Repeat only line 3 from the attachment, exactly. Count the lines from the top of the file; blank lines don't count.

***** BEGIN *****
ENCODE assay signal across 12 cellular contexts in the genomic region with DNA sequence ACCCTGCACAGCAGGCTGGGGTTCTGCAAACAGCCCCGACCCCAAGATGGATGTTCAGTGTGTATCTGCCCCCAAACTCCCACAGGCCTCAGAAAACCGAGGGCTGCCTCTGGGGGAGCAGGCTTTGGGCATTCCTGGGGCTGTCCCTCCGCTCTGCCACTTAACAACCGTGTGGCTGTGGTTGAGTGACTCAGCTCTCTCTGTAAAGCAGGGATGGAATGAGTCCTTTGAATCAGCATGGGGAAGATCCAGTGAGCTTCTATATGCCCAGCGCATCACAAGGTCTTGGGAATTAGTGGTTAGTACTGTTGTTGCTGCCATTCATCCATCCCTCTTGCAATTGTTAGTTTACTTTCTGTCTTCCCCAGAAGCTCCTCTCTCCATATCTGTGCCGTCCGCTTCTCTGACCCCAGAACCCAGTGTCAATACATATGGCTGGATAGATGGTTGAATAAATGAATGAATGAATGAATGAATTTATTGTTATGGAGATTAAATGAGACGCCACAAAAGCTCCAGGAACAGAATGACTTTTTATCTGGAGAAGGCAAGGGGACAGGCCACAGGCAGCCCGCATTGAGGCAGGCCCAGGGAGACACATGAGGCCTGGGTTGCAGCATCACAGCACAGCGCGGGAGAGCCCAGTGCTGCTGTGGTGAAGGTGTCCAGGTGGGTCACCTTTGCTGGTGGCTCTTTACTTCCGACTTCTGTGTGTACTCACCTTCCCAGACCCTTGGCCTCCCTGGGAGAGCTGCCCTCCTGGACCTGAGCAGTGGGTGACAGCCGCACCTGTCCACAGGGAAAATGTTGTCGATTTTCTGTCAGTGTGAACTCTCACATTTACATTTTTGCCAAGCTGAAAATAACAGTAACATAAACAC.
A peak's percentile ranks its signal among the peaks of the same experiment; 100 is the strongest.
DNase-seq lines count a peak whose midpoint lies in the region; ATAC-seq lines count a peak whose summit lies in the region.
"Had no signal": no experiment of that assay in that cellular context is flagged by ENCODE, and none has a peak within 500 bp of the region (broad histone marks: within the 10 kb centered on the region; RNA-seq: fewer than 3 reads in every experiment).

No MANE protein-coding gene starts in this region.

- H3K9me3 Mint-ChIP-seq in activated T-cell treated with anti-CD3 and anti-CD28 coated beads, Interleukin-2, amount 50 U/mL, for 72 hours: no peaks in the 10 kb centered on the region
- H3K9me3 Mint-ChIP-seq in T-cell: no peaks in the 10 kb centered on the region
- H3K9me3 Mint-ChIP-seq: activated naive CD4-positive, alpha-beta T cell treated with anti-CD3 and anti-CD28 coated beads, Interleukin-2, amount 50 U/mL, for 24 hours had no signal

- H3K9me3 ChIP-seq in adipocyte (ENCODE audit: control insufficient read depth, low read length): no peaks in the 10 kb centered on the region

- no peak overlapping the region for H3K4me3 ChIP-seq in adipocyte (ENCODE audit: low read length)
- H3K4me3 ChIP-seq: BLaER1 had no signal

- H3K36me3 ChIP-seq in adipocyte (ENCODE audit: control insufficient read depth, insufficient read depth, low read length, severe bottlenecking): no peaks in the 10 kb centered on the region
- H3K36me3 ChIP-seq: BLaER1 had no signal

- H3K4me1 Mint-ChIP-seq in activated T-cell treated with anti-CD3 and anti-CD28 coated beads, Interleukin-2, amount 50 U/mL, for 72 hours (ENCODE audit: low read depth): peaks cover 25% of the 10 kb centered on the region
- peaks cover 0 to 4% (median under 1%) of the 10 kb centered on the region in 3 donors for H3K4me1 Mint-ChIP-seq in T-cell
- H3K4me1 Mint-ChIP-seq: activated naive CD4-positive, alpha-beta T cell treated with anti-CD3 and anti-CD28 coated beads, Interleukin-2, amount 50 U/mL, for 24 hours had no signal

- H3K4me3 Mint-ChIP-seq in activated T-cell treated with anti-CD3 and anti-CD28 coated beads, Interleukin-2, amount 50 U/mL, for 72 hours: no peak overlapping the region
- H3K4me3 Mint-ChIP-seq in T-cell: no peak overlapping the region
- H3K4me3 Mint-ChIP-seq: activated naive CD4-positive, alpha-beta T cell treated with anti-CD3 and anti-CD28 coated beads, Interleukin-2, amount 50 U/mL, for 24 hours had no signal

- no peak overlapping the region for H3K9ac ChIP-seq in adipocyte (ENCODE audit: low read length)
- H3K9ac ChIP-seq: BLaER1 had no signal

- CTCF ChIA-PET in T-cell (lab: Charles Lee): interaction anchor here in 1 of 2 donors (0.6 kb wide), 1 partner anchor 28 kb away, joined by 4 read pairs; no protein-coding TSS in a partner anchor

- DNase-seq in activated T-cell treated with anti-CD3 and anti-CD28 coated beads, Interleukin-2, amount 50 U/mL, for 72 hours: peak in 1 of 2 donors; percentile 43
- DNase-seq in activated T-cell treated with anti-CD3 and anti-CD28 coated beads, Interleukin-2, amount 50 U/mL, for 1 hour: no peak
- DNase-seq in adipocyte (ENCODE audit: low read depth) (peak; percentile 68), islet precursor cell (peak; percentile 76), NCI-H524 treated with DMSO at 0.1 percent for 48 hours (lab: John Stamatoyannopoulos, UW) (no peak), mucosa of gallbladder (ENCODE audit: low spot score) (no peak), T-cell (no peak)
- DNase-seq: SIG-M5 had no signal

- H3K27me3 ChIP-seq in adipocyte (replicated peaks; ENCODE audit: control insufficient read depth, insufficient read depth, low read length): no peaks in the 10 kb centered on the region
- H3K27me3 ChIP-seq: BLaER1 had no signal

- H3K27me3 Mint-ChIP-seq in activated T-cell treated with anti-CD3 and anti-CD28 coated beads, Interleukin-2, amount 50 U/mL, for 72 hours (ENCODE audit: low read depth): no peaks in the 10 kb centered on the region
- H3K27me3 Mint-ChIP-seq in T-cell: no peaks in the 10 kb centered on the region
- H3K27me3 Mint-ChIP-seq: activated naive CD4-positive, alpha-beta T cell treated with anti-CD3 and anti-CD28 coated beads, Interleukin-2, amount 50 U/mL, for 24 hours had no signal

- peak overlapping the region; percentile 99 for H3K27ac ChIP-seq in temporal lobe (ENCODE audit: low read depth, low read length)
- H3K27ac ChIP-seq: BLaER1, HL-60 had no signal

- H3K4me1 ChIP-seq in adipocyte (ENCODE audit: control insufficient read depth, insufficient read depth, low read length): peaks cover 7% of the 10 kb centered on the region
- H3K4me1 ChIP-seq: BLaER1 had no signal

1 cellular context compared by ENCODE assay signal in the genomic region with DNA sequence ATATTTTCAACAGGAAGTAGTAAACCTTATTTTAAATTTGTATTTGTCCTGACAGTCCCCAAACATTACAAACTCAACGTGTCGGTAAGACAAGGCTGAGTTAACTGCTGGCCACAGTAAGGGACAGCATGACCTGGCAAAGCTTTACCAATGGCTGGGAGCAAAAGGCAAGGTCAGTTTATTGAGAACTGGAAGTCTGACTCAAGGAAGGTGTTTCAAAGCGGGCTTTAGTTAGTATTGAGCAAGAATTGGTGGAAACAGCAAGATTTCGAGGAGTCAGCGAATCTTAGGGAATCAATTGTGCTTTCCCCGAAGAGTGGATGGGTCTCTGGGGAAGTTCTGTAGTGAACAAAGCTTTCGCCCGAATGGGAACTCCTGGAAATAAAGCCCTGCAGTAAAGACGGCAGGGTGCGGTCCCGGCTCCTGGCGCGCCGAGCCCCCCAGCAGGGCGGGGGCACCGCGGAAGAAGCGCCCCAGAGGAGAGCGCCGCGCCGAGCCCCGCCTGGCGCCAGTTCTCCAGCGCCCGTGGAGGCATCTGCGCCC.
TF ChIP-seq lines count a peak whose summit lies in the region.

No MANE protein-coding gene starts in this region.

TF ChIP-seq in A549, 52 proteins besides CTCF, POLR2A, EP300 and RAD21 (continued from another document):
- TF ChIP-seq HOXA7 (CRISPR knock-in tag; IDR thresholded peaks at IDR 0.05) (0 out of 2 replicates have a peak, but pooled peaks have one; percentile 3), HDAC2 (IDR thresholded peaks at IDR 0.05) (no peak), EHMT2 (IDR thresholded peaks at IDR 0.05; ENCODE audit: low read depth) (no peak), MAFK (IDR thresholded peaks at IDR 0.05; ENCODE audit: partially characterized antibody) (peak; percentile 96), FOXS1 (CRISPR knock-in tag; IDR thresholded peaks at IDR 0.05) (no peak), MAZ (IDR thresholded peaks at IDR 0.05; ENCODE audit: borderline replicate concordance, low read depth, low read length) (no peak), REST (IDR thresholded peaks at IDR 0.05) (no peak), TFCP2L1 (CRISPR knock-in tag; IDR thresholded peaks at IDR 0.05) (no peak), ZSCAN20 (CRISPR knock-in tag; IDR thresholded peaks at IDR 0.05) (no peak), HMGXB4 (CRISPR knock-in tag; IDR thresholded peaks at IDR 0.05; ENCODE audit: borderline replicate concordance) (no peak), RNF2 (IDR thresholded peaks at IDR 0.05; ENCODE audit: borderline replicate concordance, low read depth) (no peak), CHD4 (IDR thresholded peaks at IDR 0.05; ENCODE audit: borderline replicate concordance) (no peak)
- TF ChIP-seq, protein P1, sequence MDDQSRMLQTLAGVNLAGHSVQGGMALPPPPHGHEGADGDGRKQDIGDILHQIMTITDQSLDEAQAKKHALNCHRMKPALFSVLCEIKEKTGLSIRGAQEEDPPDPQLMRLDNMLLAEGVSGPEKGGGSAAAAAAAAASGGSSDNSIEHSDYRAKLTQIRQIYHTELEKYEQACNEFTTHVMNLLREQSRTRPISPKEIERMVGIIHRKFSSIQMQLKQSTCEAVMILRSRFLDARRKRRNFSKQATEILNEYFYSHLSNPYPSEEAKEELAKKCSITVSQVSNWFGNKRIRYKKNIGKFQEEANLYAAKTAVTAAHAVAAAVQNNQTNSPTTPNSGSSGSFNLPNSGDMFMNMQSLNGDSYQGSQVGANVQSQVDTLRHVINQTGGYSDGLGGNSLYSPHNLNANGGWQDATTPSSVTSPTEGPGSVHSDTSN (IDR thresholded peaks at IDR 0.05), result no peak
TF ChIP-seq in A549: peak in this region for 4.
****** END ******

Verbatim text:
DNase-seq lines count a peak whose midpoint lies in the region; ATAC-seq lines count a peak whose summit lies in the region.